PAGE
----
Hassidic Jews' ‘ritual Talmudic dance’ in Jordanian airport stirs massive controversy

A group of dancing Hassidic Jews singing wedding songs in Queen Alia International Airport arouse anger on Jordanian social media and in the government.

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March 25, 2015 13:33
3 minute read.

Hassidic Jews' dance in Jordanian airport

Hassidic Jews' dance in Jordanian airport

 
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A group of Israeli Hassidim are being accused of carrying out a “ritual Talmudic dance” on Tuesday morning while waiting to board their plane in Queen Alia International Airport in Amman.

What was in fact a traditional Jewish circle dance, accompanied by guitar music and Hebrew singing, has morphed into a social media controversy in Jordan, and was considered so offensive to Jordanians that it had to be denounced in the Jordanian parliament.

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In the viral video, a group of eight men, identifiable as Breslev Hassidim by their attire, are singing a Hebrew song that celebrates marriage. However, some Jordanian media has misread the dance as a “ritual Talmudic dance” meant as a provocation.

One Jordanian tweeter, who according to his Twitter profile is a doctor in the Health Ministry, wrote that: “He who was sitting in the airport and saw the dance and wasn’t provoked is a pig and more piglike then the Jews themselves.”
The editor- in-chief of the Hamas media outlet Siraj Media tweeted that the “airport dance”--the hashtag being used on social media in Arabic-- “isn’t the problem, but rather the acceptance of Israel as a reality” is the issue.
One woman jokingly wrote “A popular call to dance the Dabkeh at OIAA.” (Dabkeh is a traditional Middle Eastern circle.)
On Tuesday, according to The Jordanian Times, Jordanian MP’s discussed the “ritual dance” video during a Lower House session. MPs Yihya Saud, Bassam Btoush and Tarek Khoury reportedly criticized Amman’s “inaction” over the “provocative” dance performed by “Zionist Israelis” at the airport. The MPs argued that Jordanians would never be allowed to do such an act in Israel.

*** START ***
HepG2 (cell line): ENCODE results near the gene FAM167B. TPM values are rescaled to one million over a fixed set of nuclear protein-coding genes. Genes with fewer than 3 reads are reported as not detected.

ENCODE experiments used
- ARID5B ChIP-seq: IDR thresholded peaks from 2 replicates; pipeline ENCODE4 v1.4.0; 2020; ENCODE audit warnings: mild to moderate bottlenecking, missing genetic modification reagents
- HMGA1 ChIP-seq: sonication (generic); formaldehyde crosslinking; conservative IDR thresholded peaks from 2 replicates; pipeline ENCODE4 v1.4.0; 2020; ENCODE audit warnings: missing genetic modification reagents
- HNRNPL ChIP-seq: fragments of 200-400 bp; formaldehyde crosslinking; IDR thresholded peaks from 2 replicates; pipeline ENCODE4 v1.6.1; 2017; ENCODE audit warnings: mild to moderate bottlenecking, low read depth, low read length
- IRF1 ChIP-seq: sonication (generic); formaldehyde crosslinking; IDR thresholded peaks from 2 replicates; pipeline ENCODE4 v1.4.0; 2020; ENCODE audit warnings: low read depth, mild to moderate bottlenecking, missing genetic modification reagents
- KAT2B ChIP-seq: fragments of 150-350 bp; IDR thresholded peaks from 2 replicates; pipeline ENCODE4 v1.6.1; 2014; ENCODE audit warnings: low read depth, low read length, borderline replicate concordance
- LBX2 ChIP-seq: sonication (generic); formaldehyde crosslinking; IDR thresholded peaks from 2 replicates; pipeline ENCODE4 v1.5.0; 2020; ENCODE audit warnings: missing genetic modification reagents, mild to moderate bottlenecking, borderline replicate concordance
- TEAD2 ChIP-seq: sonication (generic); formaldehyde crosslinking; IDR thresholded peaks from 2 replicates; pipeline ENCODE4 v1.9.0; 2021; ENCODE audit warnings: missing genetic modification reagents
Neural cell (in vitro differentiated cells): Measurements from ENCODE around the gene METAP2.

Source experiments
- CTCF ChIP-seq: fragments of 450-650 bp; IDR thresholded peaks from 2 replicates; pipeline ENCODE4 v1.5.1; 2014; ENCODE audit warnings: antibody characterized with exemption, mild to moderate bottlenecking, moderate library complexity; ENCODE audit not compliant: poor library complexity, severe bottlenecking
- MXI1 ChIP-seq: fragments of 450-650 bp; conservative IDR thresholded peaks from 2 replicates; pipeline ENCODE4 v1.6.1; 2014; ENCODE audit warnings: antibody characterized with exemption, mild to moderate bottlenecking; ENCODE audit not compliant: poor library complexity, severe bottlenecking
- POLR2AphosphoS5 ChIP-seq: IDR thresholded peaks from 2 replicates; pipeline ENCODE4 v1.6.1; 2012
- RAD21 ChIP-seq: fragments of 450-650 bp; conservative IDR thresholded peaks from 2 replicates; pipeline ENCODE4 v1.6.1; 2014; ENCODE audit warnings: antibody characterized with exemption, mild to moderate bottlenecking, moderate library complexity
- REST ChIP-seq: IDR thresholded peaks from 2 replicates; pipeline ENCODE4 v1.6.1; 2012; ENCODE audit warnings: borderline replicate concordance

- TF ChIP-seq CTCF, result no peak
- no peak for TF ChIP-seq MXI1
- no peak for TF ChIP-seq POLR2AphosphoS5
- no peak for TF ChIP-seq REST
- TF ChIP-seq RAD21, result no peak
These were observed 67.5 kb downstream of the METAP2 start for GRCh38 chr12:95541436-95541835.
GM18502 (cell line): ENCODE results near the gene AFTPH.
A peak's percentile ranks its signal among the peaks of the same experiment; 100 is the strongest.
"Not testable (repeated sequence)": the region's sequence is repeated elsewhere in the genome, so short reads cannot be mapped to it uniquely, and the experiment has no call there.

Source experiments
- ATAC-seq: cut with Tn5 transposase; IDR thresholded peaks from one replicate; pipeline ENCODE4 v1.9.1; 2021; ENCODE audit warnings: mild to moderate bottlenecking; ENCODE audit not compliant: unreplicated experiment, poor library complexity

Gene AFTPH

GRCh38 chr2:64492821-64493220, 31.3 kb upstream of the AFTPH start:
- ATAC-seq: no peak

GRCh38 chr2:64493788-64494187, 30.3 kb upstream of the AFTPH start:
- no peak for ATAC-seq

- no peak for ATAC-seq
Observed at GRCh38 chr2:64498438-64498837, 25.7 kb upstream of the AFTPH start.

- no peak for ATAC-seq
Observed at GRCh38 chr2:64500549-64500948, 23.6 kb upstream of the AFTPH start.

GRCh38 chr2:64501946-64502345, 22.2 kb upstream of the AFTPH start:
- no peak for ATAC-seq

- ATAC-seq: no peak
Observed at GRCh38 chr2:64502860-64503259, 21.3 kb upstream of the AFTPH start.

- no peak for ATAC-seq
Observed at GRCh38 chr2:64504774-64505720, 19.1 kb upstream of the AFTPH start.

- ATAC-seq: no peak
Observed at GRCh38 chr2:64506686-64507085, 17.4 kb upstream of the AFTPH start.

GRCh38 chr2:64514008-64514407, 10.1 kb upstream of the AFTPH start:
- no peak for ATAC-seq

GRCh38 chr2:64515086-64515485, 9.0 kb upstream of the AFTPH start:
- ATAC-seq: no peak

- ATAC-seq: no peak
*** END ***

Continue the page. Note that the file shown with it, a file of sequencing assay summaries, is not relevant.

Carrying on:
The Jordanian Interior Minister Hussein Majali sought to allay fears, saying that the Israelis’ dance at QAIA did not exceed five minutes, and that airport security immediately took the dancing Israelis to the plane they were taking.

In an article for Al Jazeera Arabic--in which the dance is referred to as a “ritual dance”--the management for QAIA presented a different picture from the press and the Jordanian MP’s who spoke about the incident. The Director of Media and Communication at the airport, Zahiya al-Na’asan, explained that "the video was very short and did not arouse anger to those present [at the time]."

She added that "the management of the airport did not receive a single complaint from any passenger about the incident that took place.” Na’asan also denied that the dance was "an expression of a Jewish religious ritual."

Jordanian-Israeli Relations


Jordan and Israel signed a peace agreement in 1994. However, the Jewish State remains unpopular among the majority of Jordanians, a large number of whom are of Palestinian descent.

Yet relations between the two governments remain healthy. In late February, they agreed to carry out the “Red-Dead” project, which will supply water for both Israelis and Jordanians and replenish the dwindling Dead Sea. Israeli Energy and Water Resources Minister Silvan Shalom, who went to Amman to sign the agreement, called it “the most significant agreement since the peace treaty with Jordan.”

Dov Lieber is an intelligence analyst with the Levantine Group. You can find him on twitter: @Dovlieber

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